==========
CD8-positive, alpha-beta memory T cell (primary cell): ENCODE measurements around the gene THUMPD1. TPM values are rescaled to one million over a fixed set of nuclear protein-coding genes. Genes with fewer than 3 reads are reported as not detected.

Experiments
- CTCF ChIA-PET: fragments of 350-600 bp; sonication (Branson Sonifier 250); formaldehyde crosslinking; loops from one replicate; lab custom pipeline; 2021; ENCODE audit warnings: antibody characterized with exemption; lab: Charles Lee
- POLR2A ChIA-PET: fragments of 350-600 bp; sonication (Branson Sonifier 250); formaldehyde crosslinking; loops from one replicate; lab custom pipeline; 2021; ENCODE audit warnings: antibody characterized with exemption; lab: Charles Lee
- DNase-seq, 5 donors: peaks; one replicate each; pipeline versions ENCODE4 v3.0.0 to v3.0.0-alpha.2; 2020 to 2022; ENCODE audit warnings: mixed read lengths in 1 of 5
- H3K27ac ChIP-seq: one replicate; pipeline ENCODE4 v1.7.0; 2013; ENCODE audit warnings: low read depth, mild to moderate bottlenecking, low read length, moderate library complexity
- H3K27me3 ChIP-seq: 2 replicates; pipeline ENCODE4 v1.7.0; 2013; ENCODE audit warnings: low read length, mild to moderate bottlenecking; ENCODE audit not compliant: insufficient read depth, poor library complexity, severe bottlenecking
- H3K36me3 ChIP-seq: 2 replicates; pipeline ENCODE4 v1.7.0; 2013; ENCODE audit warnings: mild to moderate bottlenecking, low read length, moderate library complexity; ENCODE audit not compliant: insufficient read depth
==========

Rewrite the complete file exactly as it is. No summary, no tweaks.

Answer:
CD8-positive, alpha-beta memory T cell (primary cell): ENCODE measurements around the gene THUMPD1. TPM values are rescaled to one million over a fixed set of nuclear protein-coding genes. Genes with fewer than 3 reads are reported as not detected.

Experiments
- CTCF ChIA-PET: fragments of 350-600 bp; sonication (Branson Sonifier 250); formaldehyde crosslinking; loops from one replicate; lab custom pipeline; 2021; ENCODE audit warnings: antibody characterized with exemption; lab: Charles Lee
- POLR2A ChIA-PET: fragments of 350-600 bp; sonication (Branson Sonifier 250); formaldehyde crosslinking; loops from one replicate; lab custom pipeline; 2021; ENCODE audit warnings: antibody characterized with exemption; lab: Charles Lee
- DNase-seq, 5 donors: peaks; one replicate each; pipeline versions ENCODE4 v3.0.0 to v3.0.0-alpha.2; 2020 to 2022; ENCODE audit warnings: mixed read lengths in 1 of 5
- H3K27ac ChIP-seq: one replicate; pipeline ENCODE4 v1.7.0; 2013; ENCODE audit warnings: low read depth, mild to moderate bottlenecking, low read length, moderate library complexity
- H3K27me3 ChIP-seq: 2 replicates; pipeline ENCODE4 v1.7.0; 2013; ENCODE audit warnings: low read length, mild to moderate bottlenecking; ENCODE audit not compliant: insufficient read depth, poor library complexity, severe bottlenecking
- H3K36me3 ChIP-seq: 2 replicates; pipeline ENCODE4 v1.7.0; 2013; ENCODE audit warnings: mild to moderate bottlenecking, low read length, moderate library complexity; ENCODE audit not compliant: insufficient read depth